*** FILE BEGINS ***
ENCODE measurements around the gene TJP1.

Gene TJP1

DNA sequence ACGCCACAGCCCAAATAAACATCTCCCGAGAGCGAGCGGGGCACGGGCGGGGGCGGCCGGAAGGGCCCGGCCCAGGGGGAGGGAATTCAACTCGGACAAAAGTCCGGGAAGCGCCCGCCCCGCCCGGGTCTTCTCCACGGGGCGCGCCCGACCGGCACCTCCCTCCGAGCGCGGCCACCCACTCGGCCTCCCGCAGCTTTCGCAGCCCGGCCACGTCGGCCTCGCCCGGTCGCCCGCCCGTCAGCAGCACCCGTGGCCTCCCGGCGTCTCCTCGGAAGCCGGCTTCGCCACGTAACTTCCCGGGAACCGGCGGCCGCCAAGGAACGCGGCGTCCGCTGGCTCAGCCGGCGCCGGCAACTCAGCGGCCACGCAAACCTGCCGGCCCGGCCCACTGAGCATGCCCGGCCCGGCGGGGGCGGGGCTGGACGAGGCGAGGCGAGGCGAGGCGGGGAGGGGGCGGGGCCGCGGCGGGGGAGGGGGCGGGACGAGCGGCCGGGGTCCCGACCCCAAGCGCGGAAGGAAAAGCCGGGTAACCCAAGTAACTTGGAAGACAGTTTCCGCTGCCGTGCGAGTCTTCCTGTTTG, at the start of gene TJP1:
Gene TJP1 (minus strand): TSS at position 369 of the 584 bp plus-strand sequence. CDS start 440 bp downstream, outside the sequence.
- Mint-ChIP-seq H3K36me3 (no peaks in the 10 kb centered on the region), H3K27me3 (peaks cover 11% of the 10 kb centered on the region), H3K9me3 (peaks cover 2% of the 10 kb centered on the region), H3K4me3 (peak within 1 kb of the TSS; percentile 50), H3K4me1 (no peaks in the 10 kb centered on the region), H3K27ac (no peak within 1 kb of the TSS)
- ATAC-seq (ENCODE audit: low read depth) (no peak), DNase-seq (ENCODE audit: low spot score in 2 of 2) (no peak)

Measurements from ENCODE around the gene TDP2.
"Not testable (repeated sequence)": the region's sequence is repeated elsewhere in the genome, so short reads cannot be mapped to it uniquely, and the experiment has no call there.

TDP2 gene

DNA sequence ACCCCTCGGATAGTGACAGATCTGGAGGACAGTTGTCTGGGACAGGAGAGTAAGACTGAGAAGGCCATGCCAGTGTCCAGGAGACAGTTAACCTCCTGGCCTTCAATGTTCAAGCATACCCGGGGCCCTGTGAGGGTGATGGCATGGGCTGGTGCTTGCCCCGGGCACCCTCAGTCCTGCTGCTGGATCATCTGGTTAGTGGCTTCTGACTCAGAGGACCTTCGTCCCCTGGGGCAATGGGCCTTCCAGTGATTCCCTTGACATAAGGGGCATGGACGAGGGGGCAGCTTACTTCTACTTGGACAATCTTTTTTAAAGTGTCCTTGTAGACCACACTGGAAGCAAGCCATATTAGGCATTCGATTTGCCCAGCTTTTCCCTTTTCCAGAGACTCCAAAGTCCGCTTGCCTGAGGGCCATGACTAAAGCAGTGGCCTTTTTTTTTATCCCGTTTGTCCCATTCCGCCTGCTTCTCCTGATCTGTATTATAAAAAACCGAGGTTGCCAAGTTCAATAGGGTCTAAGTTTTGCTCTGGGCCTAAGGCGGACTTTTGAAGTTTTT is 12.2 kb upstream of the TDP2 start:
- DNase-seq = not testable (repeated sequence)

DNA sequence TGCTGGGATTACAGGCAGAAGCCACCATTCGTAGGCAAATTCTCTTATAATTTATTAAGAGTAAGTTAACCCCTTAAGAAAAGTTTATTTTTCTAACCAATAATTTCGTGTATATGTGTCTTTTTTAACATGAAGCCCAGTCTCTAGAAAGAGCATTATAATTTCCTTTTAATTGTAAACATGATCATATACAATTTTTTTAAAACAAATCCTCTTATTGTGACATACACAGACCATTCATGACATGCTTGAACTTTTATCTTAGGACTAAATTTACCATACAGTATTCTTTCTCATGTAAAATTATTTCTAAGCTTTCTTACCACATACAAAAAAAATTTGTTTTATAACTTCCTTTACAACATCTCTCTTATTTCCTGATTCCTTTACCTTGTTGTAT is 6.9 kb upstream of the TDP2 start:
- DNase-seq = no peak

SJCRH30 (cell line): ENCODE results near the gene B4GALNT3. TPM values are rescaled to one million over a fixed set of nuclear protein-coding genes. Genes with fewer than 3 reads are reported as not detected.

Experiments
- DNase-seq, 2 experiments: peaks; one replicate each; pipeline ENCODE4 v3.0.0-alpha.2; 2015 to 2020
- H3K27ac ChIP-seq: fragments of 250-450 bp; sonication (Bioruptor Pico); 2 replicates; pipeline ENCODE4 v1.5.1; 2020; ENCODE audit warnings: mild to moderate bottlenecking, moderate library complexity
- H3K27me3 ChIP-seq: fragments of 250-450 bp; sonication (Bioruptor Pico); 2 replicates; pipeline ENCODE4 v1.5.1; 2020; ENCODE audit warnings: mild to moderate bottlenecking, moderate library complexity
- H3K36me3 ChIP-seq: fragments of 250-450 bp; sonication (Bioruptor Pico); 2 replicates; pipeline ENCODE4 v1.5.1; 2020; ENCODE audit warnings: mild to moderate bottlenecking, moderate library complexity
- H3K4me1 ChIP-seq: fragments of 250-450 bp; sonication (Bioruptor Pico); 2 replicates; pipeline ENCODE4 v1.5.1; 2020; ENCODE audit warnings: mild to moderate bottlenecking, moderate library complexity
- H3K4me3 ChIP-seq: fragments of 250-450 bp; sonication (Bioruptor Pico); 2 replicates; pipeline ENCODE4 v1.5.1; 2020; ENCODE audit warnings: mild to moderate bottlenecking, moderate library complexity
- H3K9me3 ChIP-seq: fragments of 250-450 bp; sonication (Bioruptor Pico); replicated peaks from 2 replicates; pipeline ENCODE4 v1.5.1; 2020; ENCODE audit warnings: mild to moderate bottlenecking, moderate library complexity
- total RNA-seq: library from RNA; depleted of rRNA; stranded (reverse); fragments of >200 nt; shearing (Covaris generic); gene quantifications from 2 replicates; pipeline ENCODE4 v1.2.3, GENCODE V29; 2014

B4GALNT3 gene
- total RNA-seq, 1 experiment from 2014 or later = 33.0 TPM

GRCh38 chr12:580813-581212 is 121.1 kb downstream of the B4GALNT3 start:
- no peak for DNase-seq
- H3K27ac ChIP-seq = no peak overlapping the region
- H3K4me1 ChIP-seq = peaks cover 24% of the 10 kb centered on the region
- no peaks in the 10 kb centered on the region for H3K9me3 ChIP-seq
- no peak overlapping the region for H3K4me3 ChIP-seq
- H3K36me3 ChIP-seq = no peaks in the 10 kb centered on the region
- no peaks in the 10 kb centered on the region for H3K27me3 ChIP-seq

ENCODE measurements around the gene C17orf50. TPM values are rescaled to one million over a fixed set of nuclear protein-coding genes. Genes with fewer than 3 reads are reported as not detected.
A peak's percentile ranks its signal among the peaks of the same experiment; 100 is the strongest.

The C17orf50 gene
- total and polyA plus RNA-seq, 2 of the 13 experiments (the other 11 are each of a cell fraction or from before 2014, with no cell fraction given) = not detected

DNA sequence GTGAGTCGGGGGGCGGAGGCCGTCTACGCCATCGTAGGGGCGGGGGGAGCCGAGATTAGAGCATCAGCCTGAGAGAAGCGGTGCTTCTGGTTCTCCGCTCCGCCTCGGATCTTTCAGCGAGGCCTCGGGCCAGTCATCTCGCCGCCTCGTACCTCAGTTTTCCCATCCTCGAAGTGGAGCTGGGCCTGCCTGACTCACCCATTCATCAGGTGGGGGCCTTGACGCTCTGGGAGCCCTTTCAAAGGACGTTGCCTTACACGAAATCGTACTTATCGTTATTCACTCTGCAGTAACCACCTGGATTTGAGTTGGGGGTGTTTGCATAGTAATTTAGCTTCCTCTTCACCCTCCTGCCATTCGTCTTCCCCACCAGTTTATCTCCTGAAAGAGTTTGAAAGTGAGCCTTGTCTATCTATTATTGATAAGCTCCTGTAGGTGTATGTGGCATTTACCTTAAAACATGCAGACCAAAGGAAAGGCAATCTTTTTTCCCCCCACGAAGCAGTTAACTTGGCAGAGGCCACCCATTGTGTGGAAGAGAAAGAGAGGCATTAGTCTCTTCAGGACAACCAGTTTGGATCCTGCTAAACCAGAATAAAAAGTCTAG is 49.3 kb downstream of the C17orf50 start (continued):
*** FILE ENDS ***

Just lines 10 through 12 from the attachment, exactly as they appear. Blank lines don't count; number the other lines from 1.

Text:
DNA sequence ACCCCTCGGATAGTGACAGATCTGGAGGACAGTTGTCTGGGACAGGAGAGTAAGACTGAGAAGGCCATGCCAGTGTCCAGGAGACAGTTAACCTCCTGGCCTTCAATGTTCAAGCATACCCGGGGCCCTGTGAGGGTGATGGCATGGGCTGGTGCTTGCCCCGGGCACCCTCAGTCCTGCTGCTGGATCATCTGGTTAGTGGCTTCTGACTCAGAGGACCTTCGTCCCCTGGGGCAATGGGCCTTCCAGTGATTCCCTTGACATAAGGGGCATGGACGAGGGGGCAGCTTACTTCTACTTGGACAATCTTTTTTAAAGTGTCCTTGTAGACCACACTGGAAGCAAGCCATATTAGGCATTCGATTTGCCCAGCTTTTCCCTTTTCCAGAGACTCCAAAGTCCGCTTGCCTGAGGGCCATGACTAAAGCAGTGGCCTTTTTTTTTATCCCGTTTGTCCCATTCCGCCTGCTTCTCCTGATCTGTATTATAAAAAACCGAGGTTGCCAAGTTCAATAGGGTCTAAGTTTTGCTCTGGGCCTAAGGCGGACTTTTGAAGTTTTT is 12.2 kb upstream of the TDP2 start:
- DNase-seq = not testable (repeated sequence)

DNA sequence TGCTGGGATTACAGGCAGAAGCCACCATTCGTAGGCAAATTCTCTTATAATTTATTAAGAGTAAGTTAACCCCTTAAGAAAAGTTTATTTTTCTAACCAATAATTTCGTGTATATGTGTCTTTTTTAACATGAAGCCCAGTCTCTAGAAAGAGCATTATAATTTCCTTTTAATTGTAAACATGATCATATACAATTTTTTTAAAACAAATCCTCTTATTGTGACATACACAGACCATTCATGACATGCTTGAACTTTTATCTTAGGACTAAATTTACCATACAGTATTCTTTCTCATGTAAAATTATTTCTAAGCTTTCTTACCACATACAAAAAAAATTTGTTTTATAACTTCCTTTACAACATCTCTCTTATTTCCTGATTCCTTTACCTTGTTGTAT is 6.9 kb upstream of the TDP2 start: